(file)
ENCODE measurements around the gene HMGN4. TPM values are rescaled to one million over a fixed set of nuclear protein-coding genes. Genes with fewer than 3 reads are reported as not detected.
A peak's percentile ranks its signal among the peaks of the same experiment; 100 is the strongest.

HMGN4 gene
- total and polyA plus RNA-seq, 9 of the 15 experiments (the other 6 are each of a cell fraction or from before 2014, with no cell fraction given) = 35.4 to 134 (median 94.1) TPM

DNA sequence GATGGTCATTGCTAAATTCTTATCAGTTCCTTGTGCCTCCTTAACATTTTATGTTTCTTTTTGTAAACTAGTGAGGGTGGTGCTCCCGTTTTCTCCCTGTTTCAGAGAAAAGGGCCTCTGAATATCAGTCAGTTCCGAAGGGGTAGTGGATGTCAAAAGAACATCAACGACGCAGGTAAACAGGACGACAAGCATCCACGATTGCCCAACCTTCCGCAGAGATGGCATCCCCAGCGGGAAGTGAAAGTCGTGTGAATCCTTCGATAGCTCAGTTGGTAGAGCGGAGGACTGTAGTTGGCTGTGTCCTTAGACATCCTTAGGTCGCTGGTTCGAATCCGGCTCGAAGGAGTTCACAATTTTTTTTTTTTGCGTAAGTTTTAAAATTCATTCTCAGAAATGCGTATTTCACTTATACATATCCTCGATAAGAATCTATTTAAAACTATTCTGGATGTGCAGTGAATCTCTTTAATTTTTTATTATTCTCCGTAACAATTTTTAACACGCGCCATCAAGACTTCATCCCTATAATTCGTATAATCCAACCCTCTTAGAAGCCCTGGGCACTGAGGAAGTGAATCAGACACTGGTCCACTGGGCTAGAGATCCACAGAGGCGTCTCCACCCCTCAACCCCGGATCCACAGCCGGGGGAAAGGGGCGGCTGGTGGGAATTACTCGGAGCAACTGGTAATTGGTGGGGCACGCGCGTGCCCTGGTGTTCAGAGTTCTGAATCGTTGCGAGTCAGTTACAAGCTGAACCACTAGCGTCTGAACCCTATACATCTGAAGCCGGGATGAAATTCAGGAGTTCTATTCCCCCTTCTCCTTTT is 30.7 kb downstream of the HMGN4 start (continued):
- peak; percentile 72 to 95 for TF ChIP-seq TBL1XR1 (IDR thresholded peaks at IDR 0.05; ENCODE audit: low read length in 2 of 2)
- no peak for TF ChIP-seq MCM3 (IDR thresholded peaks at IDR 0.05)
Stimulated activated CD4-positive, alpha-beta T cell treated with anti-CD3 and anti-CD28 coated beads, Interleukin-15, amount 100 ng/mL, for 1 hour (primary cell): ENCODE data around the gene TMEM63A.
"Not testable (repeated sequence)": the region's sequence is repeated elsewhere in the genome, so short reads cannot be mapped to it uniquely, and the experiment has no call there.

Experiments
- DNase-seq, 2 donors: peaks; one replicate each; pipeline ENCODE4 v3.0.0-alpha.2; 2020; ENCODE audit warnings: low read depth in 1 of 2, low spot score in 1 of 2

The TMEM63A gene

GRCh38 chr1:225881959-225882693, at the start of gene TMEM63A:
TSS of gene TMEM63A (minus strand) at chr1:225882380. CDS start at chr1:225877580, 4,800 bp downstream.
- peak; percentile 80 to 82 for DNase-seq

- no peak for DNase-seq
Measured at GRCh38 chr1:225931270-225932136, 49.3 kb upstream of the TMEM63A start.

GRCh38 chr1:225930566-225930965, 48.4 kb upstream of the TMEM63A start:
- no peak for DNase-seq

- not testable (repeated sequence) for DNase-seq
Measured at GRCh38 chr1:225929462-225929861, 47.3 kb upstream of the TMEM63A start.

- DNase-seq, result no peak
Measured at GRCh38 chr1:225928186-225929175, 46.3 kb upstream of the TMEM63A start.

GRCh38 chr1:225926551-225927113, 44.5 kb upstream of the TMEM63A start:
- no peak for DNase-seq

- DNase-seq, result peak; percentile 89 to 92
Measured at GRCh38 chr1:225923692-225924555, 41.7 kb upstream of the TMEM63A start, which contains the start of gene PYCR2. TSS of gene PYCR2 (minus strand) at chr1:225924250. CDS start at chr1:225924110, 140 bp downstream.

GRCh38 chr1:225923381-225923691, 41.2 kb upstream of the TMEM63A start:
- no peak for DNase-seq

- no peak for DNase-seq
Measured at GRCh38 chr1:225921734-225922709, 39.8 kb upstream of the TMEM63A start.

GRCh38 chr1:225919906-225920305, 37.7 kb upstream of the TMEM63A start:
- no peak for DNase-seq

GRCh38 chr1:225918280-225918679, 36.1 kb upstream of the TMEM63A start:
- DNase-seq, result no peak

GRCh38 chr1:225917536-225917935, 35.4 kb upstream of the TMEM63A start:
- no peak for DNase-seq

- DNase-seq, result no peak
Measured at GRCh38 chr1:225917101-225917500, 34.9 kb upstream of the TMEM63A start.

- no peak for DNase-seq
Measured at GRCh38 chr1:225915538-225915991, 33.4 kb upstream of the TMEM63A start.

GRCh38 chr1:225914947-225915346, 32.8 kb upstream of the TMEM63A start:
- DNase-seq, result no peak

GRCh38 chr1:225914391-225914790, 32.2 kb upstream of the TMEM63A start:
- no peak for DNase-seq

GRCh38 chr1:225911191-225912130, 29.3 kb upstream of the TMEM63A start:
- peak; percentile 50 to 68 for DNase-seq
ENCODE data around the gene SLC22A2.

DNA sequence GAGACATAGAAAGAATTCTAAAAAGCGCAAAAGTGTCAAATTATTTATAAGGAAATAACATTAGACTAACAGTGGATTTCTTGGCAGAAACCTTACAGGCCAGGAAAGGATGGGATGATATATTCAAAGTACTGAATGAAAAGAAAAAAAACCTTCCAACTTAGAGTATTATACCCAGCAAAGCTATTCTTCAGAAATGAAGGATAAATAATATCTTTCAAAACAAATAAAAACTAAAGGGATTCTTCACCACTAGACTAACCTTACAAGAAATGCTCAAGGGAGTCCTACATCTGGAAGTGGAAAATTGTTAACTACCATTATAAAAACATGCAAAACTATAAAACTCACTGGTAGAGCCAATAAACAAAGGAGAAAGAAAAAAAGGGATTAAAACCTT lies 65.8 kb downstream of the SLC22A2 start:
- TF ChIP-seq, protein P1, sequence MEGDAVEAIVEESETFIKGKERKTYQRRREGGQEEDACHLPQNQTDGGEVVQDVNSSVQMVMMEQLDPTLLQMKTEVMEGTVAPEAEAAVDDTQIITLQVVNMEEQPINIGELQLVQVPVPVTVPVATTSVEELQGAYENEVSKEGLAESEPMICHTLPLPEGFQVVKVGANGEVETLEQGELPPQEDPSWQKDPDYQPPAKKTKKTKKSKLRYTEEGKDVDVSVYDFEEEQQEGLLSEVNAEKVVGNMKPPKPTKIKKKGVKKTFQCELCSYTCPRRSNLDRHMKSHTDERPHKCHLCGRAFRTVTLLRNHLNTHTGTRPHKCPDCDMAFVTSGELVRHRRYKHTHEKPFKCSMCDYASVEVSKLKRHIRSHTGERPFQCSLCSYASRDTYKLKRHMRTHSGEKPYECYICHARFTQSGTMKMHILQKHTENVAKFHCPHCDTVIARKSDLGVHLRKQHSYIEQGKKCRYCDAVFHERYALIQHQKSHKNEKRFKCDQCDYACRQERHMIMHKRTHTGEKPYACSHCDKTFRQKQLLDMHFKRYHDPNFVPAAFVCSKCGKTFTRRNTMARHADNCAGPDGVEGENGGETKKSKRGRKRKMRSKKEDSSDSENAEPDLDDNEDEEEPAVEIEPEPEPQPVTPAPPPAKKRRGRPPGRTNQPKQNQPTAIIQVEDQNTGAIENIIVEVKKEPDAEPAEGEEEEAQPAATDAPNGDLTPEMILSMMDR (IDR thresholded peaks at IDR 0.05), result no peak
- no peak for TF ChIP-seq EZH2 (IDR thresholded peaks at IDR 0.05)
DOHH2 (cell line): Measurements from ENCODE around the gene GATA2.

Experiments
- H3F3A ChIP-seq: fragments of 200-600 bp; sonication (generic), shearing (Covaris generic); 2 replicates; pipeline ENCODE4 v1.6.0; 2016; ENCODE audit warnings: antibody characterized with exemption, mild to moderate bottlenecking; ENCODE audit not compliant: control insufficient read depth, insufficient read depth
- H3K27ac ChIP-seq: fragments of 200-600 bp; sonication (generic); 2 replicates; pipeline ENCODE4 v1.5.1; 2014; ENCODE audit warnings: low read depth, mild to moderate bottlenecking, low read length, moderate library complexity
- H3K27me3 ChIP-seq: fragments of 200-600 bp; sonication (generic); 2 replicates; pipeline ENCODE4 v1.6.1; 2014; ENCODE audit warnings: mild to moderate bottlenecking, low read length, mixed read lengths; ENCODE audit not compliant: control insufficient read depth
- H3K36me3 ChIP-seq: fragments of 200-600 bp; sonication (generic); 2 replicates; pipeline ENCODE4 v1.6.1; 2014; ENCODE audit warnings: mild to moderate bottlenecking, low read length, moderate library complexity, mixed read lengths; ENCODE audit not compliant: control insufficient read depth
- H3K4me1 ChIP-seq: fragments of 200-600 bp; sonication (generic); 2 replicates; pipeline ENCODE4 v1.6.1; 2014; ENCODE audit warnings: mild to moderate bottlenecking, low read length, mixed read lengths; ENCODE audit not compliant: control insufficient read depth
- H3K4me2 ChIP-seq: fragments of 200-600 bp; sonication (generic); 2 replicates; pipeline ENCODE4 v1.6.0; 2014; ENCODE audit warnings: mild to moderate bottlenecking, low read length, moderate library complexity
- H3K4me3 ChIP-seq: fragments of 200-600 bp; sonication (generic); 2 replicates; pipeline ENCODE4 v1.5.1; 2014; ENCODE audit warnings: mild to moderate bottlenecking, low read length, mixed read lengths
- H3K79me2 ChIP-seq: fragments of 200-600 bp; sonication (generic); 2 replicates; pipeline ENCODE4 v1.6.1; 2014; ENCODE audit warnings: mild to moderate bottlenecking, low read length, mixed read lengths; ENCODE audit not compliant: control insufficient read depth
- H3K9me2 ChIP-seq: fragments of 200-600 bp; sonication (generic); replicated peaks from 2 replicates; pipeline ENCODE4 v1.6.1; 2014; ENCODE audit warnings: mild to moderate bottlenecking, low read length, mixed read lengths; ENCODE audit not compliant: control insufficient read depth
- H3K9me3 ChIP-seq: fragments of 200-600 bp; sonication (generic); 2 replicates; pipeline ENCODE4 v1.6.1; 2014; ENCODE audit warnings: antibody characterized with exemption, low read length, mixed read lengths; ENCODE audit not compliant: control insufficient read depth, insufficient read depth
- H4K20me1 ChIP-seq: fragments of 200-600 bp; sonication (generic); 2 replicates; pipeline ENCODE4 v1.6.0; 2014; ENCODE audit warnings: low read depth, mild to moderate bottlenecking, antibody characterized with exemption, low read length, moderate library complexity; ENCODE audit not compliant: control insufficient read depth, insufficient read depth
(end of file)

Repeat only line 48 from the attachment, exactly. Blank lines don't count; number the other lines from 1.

ENCODE data around the gene SLC22A2.